In business, the nature and quality of your relationships with customers is reflected in the nature and the quality of the stories your customers tell.  Your ability to retain customers is directly related to the nature and quality of the stories they tell themselves about their experience.  Your ability to cost-effectively acquire new customers is increasingly dependent on the nature and the quality of the stories your customers tell to other prospective customers.

The Experience Must Tell Customers the Story You Want Them to Retell

If you don’t effectively tell the story… how can ever expect that your customers will either get the message… or have the material to be able to pass the story effectively on to others.   In a previous post, I drew a parallel between experience and music.  (See:  Great Experiences are Music to My Ears).  The experience that customers have with most organizations is a lot like the Billy Preston song that goes, “I’ve got a song that ain’t got no melody.”  The experience doesn’t communicate anything effectively… it just defaults from the bunch of the things that organization does… and that bunch of things is generally all over the map.  Similarly, most organizations have a story that’s “got no message… and got no script.”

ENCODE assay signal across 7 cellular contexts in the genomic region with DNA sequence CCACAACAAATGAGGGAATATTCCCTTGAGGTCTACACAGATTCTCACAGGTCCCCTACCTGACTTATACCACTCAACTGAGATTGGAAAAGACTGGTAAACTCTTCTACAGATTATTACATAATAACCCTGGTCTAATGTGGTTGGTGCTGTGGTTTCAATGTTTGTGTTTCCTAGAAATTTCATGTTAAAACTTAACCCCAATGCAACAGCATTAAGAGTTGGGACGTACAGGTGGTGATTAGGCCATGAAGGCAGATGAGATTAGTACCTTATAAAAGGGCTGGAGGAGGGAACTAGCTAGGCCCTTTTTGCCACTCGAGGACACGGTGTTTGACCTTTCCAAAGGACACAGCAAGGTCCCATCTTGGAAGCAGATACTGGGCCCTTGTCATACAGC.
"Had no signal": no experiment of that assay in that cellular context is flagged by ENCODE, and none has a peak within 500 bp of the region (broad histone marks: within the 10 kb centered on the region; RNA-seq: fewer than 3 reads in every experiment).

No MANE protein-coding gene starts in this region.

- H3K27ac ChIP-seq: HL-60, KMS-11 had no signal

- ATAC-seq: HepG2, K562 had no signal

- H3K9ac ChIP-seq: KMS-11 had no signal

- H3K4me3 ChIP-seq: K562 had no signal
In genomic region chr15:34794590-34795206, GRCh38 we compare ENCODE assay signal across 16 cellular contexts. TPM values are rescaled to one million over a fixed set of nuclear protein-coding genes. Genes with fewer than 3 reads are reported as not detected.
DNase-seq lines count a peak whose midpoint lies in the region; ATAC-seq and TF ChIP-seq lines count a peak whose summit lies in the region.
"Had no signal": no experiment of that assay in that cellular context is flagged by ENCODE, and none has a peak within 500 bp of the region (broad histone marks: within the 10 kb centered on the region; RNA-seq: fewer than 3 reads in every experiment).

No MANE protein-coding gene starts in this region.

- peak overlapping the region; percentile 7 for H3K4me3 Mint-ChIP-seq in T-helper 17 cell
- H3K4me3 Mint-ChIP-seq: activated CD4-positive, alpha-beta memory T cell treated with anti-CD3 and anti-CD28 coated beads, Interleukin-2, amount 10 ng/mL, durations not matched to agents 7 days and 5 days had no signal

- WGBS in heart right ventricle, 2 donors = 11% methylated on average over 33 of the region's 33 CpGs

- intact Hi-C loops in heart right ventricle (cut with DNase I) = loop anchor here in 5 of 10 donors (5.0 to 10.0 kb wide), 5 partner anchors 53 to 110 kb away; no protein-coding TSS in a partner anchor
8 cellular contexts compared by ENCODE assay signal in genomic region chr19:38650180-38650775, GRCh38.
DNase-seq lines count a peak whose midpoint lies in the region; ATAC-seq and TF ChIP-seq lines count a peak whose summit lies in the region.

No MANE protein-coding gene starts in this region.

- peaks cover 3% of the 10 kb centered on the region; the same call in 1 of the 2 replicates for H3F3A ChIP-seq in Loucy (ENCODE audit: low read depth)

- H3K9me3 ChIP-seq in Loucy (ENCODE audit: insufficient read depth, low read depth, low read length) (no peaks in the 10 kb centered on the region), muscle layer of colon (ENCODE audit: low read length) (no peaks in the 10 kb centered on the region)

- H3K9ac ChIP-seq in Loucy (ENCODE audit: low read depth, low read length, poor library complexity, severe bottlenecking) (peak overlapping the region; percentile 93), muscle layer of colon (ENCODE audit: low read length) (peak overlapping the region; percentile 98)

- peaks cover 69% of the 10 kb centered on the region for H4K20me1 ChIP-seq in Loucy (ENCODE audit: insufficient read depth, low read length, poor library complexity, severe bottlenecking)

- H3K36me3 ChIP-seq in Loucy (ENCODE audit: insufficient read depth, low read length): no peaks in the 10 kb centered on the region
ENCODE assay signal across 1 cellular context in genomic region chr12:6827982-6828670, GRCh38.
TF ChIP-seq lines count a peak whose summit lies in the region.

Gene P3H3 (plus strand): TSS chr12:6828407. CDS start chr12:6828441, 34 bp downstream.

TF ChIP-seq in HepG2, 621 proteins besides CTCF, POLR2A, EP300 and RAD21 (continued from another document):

Earlier this week, I led several dozen executives from a wide range of companies through a full-day customer experience immersion event at Disneyland in Anaheim, CA.    Disney is an organization built on powerful storytelling.  There are stories of Walt; stories surrounding some of the worlds’ best loved fictional characters; the stories that unfold in movies, rides, and many of our personal memories of visits to one of the Disney theme parks.